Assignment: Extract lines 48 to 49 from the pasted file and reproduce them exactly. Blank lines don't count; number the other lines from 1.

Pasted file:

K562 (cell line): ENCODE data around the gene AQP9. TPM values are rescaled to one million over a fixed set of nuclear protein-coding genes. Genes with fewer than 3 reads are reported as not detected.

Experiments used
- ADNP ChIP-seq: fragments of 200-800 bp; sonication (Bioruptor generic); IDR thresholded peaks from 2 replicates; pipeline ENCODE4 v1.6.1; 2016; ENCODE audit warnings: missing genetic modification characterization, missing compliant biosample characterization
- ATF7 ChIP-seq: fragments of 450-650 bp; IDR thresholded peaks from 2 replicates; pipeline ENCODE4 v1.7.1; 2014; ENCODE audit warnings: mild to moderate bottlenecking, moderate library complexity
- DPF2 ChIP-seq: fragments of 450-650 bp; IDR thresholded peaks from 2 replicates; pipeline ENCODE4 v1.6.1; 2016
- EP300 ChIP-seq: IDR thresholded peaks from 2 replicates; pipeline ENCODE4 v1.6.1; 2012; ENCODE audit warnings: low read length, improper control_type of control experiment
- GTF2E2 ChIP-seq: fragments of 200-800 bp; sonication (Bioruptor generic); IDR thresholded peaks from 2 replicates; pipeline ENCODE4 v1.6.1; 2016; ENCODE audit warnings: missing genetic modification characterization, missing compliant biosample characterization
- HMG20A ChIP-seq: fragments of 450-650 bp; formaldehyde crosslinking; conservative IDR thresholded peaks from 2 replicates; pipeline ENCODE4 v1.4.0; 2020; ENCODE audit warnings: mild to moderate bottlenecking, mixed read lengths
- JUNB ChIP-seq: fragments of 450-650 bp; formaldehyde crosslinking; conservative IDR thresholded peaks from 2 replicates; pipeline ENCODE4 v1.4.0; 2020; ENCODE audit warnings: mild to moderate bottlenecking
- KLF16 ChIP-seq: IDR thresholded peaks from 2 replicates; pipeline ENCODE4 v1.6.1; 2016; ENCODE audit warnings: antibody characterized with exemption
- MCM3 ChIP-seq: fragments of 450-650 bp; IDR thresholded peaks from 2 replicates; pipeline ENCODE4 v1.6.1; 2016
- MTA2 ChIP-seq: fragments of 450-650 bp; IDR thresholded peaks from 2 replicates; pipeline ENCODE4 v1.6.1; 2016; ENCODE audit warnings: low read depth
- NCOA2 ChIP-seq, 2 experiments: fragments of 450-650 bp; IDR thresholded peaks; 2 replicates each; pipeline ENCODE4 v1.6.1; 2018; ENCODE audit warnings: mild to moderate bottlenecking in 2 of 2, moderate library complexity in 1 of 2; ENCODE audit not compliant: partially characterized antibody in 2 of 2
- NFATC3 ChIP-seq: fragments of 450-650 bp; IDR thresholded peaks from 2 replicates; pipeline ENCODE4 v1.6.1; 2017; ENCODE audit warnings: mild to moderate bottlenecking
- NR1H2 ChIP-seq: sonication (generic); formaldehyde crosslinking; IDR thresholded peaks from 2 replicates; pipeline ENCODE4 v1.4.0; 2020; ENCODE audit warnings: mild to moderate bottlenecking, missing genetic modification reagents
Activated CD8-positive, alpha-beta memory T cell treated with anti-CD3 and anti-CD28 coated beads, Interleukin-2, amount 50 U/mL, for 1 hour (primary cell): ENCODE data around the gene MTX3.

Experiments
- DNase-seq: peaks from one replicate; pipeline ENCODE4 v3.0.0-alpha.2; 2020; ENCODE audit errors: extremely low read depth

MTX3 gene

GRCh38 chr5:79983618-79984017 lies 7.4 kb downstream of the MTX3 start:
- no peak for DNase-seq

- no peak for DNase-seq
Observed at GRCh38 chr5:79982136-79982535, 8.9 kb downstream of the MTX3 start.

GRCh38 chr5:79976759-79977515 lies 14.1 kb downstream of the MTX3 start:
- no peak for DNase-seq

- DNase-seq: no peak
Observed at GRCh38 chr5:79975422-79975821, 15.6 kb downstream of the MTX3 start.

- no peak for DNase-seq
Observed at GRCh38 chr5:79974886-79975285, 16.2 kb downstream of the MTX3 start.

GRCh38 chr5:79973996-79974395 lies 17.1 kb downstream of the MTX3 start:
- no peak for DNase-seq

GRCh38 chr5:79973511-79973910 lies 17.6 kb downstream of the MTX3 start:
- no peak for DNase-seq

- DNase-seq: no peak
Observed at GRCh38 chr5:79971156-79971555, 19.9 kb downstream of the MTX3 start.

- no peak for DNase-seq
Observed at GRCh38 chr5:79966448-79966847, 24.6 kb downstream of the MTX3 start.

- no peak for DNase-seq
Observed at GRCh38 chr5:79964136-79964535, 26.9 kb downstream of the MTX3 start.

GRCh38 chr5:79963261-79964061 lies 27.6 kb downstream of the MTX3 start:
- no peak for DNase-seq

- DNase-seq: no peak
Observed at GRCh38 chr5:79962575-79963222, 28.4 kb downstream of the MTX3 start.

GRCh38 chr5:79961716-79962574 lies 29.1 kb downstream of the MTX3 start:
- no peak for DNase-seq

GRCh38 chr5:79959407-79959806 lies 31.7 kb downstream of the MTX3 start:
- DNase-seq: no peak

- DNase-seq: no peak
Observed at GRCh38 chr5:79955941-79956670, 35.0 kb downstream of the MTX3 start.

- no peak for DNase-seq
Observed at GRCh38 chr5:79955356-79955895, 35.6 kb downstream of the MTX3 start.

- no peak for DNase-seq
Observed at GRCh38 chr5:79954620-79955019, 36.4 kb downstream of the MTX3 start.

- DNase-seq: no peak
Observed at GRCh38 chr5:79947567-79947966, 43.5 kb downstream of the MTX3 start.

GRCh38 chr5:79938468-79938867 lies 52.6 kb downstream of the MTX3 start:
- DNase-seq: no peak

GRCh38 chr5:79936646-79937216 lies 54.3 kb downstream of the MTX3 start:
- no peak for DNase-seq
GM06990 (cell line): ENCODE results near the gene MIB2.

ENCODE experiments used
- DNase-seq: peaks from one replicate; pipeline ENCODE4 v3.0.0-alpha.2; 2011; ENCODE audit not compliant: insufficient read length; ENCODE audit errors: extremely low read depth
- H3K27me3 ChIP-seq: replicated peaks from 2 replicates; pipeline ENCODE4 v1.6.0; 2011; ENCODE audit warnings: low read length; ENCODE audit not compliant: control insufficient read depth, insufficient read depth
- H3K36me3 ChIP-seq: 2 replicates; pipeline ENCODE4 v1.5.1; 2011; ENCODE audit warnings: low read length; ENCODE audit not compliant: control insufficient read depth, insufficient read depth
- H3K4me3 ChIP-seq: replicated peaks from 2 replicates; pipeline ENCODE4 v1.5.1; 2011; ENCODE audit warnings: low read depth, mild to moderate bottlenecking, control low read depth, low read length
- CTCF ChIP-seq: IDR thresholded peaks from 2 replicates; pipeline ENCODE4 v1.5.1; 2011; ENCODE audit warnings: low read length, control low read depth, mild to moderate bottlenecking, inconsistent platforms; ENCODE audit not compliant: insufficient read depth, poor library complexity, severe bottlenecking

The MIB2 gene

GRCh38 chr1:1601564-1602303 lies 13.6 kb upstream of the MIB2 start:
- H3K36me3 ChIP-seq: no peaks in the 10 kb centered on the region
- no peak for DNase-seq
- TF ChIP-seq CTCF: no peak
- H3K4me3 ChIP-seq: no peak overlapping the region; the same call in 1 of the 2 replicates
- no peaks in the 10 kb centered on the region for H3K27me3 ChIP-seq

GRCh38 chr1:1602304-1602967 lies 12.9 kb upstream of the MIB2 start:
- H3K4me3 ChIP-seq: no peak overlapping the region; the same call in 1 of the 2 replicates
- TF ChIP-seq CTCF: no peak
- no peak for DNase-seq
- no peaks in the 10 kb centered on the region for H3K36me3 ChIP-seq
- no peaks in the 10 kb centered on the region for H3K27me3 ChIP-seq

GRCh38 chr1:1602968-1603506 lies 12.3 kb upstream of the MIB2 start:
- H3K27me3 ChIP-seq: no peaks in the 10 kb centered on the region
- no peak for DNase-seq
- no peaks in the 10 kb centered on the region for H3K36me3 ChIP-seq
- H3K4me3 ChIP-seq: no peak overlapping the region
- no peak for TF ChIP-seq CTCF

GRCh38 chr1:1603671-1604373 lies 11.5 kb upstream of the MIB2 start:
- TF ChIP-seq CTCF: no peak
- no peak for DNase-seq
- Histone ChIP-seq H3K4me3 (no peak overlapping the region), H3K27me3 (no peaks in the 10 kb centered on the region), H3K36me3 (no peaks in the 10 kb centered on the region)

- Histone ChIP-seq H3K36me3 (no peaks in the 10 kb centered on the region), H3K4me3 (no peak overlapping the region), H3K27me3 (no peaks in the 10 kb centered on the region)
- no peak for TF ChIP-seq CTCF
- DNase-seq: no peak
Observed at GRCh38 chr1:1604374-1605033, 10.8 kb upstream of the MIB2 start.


- DNase-seq: no peak
Observed at GRCh38 chr5:79955941-79956670, 35.0 kb downstream of the MTX3 start.